Their time has come at last. After spending years, even decades, providing some of the greatest backline support New Orleans music has heard, the brilliant sidemen George Porter Jr., Russell Batiste Jr., and Brian Stoltz, (Porter Batiste Stoltz) are ready for their close-up. “It’s now time to focus all of our efforts on this, right here, right now,” says Porter Jr. “This is where we want to be. We might be walking away from some decent projects but we believe in this and in each other.”
Everyone else who hears Porter Batiste Stoltz believes, too, which is why the prospect of a new album from the group is reason to get excited. There’s no denying the trio’s pedigree, and their chops are miles wide and oceans deep. Porter is the original bass player for the Meters, a group that virtually defined New Orleans rockin’ funk, while Batiste and Stoltz joined Porter in the latter day incarnation of that band, the Funky Meters.
“We all come from old school New Orleans,” says Stoltz. “I grew up listening to the Beatles and Hendrix, but we still have that deep New Orleans background.”
A few years ago, when Funky Meter Art Neville opted to go back to the band bearing his family’s name, Porter Batiste Stoltz saw opportunity, not disappointment. Rather than continue on with the measured but explosive Meter-like grooves, Porter Batiste Stoltz decided to explore a little, to tinker with the foundation of their funky sound.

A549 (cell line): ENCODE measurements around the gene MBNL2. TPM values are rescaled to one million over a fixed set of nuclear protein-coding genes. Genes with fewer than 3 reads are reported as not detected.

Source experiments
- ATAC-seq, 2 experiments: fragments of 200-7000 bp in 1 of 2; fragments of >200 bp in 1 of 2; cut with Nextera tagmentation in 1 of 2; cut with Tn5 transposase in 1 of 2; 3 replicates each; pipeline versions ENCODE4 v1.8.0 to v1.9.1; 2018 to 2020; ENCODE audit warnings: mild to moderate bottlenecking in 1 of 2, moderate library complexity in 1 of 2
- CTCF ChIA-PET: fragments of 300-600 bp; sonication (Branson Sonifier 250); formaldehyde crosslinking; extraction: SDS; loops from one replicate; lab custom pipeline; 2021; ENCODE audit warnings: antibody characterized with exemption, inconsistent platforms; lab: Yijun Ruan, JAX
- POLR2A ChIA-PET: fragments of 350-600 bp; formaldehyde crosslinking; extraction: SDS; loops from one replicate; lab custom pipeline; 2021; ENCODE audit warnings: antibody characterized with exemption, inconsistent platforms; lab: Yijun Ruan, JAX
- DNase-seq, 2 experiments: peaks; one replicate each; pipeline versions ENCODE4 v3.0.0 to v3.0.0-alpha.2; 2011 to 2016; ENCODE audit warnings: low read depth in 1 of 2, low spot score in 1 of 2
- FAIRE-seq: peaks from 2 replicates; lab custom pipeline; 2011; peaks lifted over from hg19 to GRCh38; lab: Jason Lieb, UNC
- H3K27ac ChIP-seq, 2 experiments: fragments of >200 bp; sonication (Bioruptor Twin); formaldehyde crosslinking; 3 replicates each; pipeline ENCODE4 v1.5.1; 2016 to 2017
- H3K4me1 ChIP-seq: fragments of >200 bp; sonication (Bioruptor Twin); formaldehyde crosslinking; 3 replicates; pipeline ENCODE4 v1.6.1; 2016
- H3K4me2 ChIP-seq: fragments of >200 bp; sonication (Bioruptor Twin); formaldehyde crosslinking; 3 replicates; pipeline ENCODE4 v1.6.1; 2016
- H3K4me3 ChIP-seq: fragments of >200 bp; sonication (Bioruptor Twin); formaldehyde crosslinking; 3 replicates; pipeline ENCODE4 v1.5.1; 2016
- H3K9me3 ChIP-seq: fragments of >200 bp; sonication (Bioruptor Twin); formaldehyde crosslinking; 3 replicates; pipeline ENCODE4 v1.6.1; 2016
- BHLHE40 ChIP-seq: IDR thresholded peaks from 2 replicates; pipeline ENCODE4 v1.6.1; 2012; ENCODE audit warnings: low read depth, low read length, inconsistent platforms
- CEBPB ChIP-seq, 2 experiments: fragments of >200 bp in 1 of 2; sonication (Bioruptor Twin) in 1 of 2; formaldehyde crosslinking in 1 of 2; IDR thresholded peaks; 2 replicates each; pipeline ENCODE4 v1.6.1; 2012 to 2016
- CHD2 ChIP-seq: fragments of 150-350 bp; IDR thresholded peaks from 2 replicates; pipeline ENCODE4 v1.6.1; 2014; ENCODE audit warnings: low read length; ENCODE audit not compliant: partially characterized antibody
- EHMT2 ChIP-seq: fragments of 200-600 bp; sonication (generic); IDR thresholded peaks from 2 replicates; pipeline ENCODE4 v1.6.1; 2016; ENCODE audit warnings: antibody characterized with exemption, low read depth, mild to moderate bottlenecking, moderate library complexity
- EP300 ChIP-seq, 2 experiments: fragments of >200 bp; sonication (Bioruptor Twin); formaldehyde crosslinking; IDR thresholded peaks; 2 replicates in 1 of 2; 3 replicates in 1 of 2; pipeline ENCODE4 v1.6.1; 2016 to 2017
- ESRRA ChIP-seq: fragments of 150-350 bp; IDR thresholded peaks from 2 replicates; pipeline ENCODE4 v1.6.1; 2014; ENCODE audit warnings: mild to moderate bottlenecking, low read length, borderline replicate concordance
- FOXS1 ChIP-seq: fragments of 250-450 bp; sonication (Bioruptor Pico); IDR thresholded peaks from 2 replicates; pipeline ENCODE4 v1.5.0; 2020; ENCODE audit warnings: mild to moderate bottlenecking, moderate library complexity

The result of that tinkering was a debut album, the aptly titled Expanding the Funkin’ Universe (2005). “The stuff we do together can only happen with the three of us,” says Batiste. “We have a deep respect for the groove. We sound like Porter Batiste Stoltz and only Porter Batiste Stoltz, that’s what’s so special about this band.”
All the tracks on the new album begin with a great idea, and improve from there. “It’s more like a funk rock kind of thing with a strong pocket,” says Porter, “a bass line that connects with the drummer and allows for the rhythm stuff and the lead chords to do whatever.”
The rhythms are inimitable, as only first-call New Orleans players can lay down. But they’re also real songs. Stoltz, who has a songwriting background, adds greater dimension to the PBS collaborations, casting the melodies of classy pop and rock into the rawness of great R&B. “There’s a big difference in our approach,” says Stoltz. “We work very fast in Porter Batiste Stoltz, with the grooves coming first and finding topics to sing about later. There’s more intuition and less thinking, which makes it really fun.”